Monty introduced the legendary trumpet player Jon Faddis. The imposing physical presence of Faddis walked onstage looking as cool as a cucumber and looked at the players as if to say “ok what you got”. Faddis started a solo on Ellington’s C Jam Blues and the volume, pitch and purity was truly spectacular as he blew high notes never designed for a trumpet, while Farinacci looked on in awe and appreciation.
The amazing 3 hour concert finished with the full ensemble plus Cyrus Chestnut the highly acclaimed Baltimore gospel pianist playing a duet on piano with Monty, a perfect finale to a very memorable concert which drew a standing ovation lasting several minutes.
The final Sunday afternoon concert kicked off with Howard Universities premier vocal jazz ensemble Afro Blue. The 8 piece mixed a cappella group covered a wide range of genres from Marvin Gaye to Charlie Chaplin with complex and exquisite harmonies and towering solos…this was truly an orchestra of voices.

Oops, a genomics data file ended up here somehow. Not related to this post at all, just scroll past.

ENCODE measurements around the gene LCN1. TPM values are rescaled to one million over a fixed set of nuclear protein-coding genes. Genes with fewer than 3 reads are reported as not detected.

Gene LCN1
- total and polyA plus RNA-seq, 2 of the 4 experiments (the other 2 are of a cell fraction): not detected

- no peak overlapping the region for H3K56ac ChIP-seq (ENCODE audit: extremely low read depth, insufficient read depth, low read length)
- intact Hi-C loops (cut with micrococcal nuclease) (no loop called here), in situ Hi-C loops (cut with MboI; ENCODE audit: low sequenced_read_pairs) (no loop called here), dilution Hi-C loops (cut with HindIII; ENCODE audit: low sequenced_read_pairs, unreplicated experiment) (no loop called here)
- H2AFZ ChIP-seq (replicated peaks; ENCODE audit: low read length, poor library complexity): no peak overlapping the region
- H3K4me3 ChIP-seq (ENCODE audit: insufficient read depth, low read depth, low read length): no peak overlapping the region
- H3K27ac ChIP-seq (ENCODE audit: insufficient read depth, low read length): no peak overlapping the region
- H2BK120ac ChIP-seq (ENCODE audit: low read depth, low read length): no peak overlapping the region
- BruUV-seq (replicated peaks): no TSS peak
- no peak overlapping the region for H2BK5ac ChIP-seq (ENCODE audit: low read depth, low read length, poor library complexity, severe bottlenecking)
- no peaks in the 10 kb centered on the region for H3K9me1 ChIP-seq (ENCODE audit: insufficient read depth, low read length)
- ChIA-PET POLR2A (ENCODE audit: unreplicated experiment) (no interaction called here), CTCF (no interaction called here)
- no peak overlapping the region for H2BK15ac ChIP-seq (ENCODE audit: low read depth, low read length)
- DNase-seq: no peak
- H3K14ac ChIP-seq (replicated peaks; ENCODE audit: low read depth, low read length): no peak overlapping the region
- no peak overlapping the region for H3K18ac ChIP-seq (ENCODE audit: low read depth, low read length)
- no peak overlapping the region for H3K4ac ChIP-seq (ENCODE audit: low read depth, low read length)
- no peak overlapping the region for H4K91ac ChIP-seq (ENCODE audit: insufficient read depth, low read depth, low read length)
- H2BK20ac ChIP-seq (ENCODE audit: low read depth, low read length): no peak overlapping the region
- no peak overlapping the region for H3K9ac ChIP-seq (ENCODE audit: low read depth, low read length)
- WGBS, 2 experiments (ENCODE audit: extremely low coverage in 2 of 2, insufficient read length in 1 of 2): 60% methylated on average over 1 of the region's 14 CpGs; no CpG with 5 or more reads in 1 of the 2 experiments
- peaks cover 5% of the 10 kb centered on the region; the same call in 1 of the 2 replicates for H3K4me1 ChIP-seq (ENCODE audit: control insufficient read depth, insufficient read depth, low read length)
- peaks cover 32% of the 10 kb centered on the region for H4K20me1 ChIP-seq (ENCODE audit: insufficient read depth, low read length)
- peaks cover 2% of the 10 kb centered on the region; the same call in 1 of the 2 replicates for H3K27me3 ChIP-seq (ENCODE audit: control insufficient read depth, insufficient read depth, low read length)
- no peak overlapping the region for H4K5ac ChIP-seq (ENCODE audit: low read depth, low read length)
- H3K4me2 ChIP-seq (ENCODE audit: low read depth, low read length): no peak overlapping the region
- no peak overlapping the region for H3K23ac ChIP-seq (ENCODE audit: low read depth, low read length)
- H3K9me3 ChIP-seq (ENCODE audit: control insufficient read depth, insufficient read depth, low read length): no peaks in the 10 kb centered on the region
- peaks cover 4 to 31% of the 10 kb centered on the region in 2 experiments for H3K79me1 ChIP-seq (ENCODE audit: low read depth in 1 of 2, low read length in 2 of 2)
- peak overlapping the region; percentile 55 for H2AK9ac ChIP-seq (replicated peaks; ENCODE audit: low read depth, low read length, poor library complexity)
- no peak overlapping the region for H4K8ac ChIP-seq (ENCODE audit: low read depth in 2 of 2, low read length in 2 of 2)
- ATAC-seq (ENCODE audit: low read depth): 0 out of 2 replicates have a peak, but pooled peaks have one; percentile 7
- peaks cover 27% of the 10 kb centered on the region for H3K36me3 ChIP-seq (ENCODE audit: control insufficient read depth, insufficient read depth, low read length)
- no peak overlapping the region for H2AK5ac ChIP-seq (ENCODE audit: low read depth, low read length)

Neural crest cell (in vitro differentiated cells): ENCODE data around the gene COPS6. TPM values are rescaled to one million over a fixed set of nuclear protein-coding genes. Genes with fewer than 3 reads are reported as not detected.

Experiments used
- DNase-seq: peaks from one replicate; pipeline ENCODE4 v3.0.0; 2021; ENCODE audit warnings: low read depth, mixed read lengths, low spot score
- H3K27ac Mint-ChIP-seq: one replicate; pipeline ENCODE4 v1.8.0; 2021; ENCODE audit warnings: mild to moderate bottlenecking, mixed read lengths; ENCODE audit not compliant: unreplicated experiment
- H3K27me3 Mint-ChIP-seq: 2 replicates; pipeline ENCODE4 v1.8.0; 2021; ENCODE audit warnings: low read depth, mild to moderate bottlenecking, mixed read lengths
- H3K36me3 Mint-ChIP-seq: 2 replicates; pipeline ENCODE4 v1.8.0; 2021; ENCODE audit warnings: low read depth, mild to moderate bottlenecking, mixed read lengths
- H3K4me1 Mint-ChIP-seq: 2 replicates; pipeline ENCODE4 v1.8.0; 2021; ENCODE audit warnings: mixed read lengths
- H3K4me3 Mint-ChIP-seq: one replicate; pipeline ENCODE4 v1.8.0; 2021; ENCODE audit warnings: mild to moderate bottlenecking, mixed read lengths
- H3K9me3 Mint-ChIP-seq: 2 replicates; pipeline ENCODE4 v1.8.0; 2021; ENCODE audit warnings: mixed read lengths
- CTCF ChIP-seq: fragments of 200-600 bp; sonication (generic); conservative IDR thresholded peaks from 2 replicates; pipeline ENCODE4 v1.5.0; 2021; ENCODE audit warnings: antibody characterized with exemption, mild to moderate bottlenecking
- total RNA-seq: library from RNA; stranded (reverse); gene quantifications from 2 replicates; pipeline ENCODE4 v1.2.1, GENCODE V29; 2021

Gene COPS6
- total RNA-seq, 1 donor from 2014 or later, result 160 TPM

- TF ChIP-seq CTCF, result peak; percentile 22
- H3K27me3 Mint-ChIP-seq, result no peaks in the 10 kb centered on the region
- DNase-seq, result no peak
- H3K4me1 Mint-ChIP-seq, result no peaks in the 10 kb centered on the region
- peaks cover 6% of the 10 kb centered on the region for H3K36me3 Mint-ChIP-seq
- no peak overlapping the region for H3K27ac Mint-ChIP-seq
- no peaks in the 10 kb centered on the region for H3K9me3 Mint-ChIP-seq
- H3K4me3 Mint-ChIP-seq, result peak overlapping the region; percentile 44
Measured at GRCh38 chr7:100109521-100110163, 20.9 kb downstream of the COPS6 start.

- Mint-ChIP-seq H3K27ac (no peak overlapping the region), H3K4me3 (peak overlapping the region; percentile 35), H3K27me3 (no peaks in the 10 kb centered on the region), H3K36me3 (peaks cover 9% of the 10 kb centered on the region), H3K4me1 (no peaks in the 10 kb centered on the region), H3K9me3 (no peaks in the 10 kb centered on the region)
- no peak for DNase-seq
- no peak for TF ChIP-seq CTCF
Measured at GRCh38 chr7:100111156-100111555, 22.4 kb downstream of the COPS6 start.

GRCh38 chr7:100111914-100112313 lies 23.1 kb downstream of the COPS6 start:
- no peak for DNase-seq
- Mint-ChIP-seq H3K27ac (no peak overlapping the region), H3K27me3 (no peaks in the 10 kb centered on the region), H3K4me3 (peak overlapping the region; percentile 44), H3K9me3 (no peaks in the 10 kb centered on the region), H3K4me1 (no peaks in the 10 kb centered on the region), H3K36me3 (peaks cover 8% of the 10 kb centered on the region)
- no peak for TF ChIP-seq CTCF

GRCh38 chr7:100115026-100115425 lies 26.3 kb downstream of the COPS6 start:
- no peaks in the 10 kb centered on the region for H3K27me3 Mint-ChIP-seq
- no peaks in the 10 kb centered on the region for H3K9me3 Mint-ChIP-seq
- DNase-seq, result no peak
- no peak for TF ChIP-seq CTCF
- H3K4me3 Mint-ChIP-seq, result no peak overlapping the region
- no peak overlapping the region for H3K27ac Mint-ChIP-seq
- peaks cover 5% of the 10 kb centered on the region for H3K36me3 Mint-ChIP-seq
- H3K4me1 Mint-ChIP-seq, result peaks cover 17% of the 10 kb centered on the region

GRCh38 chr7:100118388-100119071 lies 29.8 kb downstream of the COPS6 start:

Cyrus Chestnut concluded the weekend festival with a masterful classical, jazz, blues and gospel piano concert ranging from an adaption of Chopin’s Prelude Opus 28 in C minor to a thunderous rendition of the Gospel Classic “Jericho”. Assisted by bassist Herman Burney and drummer Neal Smith and Afro Blue in the final number “New Day”,
Chestnut rocked the 2016 Monty Alexander Easton Jazz festival into the jazz concert history books.
Monty Alexander is a great showman with an acute vision of what makes a good jazz festival GREAT. His ability to field an eclectic group of world class performers is why this festival is attracting more fans and more diverse attendees every year. Easton continues to deliver yet another annual jewel with this Jazz Festival.
The Monty Alexander Jazz Festival